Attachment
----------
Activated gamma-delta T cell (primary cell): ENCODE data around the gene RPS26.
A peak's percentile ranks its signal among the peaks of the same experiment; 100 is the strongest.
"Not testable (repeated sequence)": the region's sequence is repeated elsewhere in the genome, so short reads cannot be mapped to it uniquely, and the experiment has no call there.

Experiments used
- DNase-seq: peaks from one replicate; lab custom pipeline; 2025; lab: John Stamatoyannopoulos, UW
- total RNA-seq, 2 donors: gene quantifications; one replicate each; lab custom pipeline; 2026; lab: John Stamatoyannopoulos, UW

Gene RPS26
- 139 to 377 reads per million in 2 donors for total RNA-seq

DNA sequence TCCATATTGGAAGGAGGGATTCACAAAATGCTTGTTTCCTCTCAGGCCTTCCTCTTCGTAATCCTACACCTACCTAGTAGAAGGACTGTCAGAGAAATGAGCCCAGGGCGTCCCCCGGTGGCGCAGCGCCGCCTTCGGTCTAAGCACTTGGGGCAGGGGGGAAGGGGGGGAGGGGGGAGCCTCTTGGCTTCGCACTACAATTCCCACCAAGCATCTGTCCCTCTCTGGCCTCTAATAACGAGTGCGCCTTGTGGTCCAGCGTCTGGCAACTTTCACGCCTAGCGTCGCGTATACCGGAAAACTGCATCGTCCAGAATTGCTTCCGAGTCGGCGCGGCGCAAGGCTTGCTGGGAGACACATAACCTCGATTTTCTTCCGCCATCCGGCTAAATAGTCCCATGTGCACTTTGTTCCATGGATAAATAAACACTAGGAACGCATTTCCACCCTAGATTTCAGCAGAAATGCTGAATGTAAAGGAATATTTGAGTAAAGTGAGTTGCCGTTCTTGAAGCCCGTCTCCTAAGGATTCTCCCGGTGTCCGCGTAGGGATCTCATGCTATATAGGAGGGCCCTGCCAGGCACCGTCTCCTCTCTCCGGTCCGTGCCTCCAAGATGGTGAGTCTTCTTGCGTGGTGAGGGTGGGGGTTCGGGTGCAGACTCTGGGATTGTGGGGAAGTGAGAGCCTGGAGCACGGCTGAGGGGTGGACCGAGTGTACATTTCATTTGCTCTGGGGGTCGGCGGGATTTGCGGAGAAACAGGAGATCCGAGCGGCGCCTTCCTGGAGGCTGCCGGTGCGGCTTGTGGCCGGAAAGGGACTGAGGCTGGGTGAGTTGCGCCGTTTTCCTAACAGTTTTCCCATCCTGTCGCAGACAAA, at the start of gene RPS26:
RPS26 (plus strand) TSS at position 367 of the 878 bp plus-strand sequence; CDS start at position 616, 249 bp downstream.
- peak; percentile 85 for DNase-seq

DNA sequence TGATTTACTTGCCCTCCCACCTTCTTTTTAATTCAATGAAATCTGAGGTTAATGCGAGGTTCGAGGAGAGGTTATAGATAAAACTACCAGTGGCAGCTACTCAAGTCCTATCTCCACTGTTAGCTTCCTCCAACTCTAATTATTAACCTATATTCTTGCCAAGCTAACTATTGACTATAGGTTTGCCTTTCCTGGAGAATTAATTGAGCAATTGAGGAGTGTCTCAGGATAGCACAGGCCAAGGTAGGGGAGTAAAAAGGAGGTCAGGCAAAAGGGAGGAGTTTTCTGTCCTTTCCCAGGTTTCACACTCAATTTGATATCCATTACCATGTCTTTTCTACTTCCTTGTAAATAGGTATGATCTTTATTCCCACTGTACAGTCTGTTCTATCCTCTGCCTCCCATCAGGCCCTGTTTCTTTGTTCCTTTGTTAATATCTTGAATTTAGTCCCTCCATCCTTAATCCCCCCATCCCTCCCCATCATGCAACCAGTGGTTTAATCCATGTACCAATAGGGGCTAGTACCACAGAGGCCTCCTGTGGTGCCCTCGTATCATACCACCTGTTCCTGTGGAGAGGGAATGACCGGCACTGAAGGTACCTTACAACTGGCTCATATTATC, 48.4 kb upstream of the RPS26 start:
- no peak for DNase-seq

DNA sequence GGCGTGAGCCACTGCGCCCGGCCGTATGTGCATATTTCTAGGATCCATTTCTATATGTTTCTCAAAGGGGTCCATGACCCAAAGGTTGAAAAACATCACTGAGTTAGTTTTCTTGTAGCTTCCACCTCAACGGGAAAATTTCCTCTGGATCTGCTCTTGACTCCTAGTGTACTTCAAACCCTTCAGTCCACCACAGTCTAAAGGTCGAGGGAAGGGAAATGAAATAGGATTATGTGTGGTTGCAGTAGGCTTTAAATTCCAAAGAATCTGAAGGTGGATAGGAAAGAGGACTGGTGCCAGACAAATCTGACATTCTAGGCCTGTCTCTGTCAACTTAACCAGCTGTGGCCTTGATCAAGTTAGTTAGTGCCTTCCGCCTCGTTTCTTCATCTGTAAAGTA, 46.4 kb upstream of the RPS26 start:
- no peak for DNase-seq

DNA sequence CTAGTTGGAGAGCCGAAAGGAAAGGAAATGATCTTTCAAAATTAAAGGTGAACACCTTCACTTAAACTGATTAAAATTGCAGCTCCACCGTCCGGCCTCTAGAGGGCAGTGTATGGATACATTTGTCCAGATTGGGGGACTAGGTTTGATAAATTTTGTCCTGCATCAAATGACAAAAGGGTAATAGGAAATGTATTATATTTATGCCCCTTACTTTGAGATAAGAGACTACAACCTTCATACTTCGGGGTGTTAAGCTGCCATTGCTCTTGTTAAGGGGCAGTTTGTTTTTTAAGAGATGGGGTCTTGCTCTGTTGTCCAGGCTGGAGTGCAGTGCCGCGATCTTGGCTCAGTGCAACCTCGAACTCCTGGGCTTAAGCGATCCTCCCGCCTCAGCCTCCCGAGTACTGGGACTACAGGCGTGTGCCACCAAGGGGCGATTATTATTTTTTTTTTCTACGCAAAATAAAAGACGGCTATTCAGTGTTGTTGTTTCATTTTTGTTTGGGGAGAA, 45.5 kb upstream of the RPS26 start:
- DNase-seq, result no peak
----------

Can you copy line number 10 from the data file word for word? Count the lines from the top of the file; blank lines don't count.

RPS26 (plus strand) TSS at position 367 of the 878 bp plus-strand sequence; CDS start at position 616, 249 bp downstream.